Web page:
How Are K-3 Petitions And I-130 Petitions Processed?
I am a US citizen and I recently got married to an Indian woman. We want to apply for K-3 visa so I was wondering if I can file both I-129F and I-130 together? Some sites say I can but some of them say that I first need to apply for I-130 and then once I have received a “Notice of Action,” I can submit the I-129F. Kindly advise.
The purpose of the K-3 visa is for a person to enter the United States who has a legally valid marriage to a United States citizen, to join that spouse, and to file for permanent residency. The United States citizen petitioning spouse must also file a Form I-130 petition for the beneficiary. The beneficiary seeks to enter the United States to wait for the approval of the I-130 petition. The K-3 petition (I-129F) is filed with proof that the I-130 has been filed, which is usually in the form of the I-130 receipt notice, and proof that the marriage occurred in the form of a copy of the marriage certificate. Thus, you must file the I-130 before you file the I-129F. There is no filing fee for the I-129F. Once the I-129F is approved, it is forwarded to the National Visa Center where a background check is performed.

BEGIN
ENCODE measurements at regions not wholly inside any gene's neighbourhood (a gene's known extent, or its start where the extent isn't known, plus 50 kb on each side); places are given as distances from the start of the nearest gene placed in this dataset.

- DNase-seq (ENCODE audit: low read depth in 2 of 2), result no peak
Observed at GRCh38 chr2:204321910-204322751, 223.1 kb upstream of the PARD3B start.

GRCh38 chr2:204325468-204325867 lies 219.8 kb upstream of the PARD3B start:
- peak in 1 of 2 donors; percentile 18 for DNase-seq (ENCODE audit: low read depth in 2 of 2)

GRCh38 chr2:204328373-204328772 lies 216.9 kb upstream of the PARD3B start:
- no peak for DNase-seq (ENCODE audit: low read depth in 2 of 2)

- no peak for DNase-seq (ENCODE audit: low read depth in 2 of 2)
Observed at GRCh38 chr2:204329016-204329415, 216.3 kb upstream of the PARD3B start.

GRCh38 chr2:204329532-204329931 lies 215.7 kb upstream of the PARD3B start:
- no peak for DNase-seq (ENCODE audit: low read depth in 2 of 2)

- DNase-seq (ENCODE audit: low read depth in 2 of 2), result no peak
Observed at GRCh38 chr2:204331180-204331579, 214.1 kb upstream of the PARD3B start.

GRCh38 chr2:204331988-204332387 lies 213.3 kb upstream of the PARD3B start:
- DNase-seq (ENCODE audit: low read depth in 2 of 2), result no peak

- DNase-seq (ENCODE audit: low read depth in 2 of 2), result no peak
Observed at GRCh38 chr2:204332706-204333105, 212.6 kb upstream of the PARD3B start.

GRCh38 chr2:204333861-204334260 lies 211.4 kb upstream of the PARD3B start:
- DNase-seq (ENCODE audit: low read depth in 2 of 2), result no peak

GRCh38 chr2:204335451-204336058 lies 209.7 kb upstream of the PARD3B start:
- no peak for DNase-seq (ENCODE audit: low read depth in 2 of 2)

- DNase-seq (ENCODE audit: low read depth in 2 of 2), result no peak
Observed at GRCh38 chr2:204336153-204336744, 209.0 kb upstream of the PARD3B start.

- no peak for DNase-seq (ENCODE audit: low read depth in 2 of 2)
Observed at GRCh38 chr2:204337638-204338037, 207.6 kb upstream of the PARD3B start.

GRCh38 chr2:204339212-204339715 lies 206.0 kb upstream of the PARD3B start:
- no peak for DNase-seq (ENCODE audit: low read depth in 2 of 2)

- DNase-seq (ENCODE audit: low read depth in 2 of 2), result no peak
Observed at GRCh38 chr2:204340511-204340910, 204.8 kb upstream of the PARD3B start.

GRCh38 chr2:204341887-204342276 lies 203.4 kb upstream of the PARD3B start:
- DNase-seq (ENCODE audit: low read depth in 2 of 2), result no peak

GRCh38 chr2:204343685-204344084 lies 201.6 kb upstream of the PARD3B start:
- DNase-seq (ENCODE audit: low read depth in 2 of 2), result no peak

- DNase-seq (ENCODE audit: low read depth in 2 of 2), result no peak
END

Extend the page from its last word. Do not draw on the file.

If everything is complete, the I-129F is electronically forwarded to the appropriate consular post. The Post will then issue a request for certain documentation to complete the issuance of the K-3 visa. The K-3 is usually valid for two years. An extension of the K-3 for an additional two years is possible if the Petitioner can prove that the I-130 has not been approved. However, you may apply right away to adjust your status to lawful permanent resident once you arrive in the United States with the K-3 visa. It is important to note that if the Petitioner and K-3 spouse get divorced, the K-3 spouse cannot adjust his or her status on the basis of another marriage to a different person. If you have further questions, it would be wise for you to consult with an experienced immigration attorney to discuss all of the immigration options and consequences.
Michael Shane and Evan Shane, Immigration Attorneys